Inclusion Criteria for Health Care Policy Innovations
The innovation involves health care policy.
Health Care Policy Innovation. A policy is a rule, regulation, directive, incentive, deterrent, or other approach for motivating changes in the behavior of individuals, social groups, or organizational entities. A policy does not need to have the authority of a legal mandate, but it must include some means of motivating behavior change at an individual or organizational level. To be included, a policy must be intended to influence the structures, processes, or outcomes of health care delivery. Policies that involve changes to the social or institutional structures involved in health care, such as delivery systems, workforce, financing, or the physical environment qualify if they are intended to influence the delivery of health care services.
The innovation aims to improve one or more domains of health care quality.
Accepted Health Goal. The innovation must be designed to improve one or more specific measurable indicators of quality
or disparities reduction in the domains defined by the Institute of Medicine (effectiveness, efficiency, equity, patient-centeredness, safety, and timeliness); or that are outlined in the National Quality Strategy aims (better care, healthy people/healthy communities, and affordable care). The indicators do not have to come from an established measure set, but they must be clearly defined and relevant to the quality issue the innovation addresses. Also, the innovation must not contradict established standards of evidence-based care.
The policy is truly innovative in the context of its setting or target population.
Health Care Policy Innovation. For the purposes of the Innovations Exchange, innovation refers to the creative implementation of new or altered products, services, processes, systems, organizational structures, business models, or policies to improve one or more domains of health care quality or reduce health care disparities. In general, it must be clear how an innovation differs from what is regarded as standard policy in a particular organization and among similar organizations. In making a final decision about innovativeness, the Editorial Team will assess the novelty of the policy in context relative to usual or typical policies in similar organizations based on information offered when an innovation is submitted, along with its working knowledge of the industry and knowledge by experts. In addition to brand-new ideas, we will consider activities adapted from other industries to health care, transferred from one health care setting or market segment to another, drawn from settings in other countries, or applied to a new or different patient population. We will also consider multifaceted innovations, in which the fact that certain activities or policies are combined is what is innovative.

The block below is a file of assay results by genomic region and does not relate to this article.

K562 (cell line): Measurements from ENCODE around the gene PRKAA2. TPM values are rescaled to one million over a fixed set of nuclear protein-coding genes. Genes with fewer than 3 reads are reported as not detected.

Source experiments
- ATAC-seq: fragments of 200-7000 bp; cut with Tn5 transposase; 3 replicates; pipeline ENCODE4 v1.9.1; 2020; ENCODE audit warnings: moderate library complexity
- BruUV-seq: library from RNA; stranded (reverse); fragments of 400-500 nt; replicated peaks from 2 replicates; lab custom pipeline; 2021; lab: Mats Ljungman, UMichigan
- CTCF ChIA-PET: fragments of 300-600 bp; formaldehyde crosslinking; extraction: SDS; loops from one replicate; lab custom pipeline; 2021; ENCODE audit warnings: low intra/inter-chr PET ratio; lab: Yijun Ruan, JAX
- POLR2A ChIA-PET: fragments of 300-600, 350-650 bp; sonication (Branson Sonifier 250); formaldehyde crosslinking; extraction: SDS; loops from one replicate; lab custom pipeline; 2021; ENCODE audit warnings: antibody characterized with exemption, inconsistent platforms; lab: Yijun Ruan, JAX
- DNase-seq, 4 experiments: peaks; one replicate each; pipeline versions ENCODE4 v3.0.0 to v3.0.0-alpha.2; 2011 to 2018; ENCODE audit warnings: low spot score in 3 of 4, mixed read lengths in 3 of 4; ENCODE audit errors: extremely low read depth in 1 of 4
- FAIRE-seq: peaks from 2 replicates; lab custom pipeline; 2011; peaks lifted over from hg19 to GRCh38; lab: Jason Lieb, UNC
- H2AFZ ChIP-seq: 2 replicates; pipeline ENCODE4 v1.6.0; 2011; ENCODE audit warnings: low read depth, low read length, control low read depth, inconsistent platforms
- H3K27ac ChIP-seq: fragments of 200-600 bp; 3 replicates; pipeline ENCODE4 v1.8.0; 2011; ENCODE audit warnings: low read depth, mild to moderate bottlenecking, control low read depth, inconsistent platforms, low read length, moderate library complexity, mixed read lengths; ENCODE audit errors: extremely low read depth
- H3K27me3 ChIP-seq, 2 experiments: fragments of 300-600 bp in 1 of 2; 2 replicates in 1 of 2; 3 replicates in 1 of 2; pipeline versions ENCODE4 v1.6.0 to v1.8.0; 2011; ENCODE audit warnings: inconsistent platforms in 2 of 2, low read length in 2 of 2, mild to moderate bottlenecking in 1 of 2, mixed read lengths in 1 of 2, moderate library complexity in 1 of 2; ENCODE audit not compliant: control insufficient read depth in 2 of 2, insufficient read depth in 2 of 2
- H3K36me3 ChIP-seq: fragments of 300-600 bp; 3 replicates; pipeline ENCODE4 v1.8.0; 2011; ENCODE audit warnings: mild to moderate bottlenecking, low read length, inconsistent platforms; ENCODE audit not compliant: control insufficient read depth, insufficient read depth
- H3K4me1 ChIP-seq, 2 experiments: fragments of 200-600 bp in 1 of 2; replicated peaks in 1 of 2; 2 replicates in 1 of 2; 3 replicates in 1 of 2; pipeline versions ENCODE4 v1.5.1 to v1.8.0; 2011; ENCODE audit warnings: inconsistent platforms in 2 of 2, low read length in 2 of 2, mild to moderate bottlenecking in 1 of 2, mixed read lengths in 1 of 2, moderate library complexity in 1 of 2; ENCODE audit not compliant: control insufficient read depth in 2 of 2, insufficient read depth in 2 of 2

There is reason to believe that the innovation will be effective.
Health Care Policy Innovation. There must be some evidence that the innovation is likely to achieve its goals, in terms of health outcomes, behaviors, or
structures. Progress should be measured using clearly defined, relevant indicators. Indicators may reflect changes in delivery of care (health care services) as well as changes in ultimate outcomes (health); or changes in social structures or institutions such as delivery systems, workforce, financing, or the physical environment. If data are unavailable, limited, or lacking in methodological rigor, anecdotal reports of the impact of the innovation may suffice.
Information about the innovation is publicly available.
Enough information must be freely available so that a user of the Innovations Exchange can understand the elements of the innovation and make a decision about adopting it. This requirement does not exclude innovations that incorporate commercial products or other materials for which there may be a fee or licensing requirements. All information about the innovation doesn’t have to be publicly available, but the Editorial Team will need access to information with sufficient detail to produce a comprehensive description.
The innovator (or a representative) will contribute information to the Innovations Exchange.
A person knowledgeable about the innovation must participate in interviews with the Editorial Team and share available written information about the innovation. This person must also confirm that he or she can speak on behalf of any collaborating organizations and provide the name of a contact person who will be listed in the innovation description.
Innovations that fall into any one of these categories will be excluded from the Innovations Exchange.
- Product or Technical Innovations. These innovations include new drugs or devices, software design and development, or durable medical equipment or supplies. Although advances in these areas may be innovative, to be eligible for inclusion in the Innovations Exchange, there must be a demonstrated connection to an innovative service delivery change.
- Educational Innovations. Innovations such as curriculum redesigns, continuing education certification, or the use of simulators or other technologies for training are outside the scope of the Innovations Exchange.
- Clinical Innovations. Pure clinical innovations such as new surgical, medical, or dental therapies or professional techniques are outside the scope of the Innovations Exchange.
- Health Care Policy Innovations Without Any Evidence of Effect. An innovation without quantitative or qualitative support for a link between the innovation and targeted health care outcomes or processes is outside the scope of the Innovations Exchange.
Last updated: January 23, 2013.